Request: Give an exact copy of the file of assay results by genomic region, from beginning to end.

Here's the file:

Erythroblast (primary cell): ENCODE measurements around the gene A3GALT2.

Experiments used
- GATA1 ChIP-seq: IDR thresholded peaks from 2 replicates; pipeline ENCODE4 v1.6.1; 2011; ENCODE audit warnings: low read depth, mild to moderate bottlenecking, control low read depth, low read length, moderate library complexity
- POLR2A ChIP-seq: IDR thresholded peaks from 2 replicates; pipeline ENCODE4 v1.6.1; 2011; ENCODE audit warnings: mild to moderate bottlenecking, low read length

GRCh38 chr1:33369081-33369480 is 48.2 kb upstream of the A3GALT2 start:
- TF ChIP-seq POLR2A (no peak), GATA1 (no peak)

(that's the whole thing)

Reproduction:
Erythroblast (primary cell): ENCODE measurements around the gene A3GALT2.

Experiments used
- GATA1 ChIP-seq: IDR thresholded peaks from 2 replicates; pipeline ENCODE4 v1.6.1; 2011; ENCODE audit warnings: low read depth, mild to moderate bottlenecking, control low read depth, low read length, moderate library complexity
- POLR2A ChIP-seq: IDR thresholded peaks from 2 replicates; pipeline ENCODE4 v1.6.1; 2011; ENCODE audit warnings: mild to moderate bottlenecking, low read length

GRCh38 chr1:33369081-33369480 is 48.2 kb upstream of the A3GALT2 start:
- TF ChIP-seq POLR2A (no peak), GATA1 (no peak)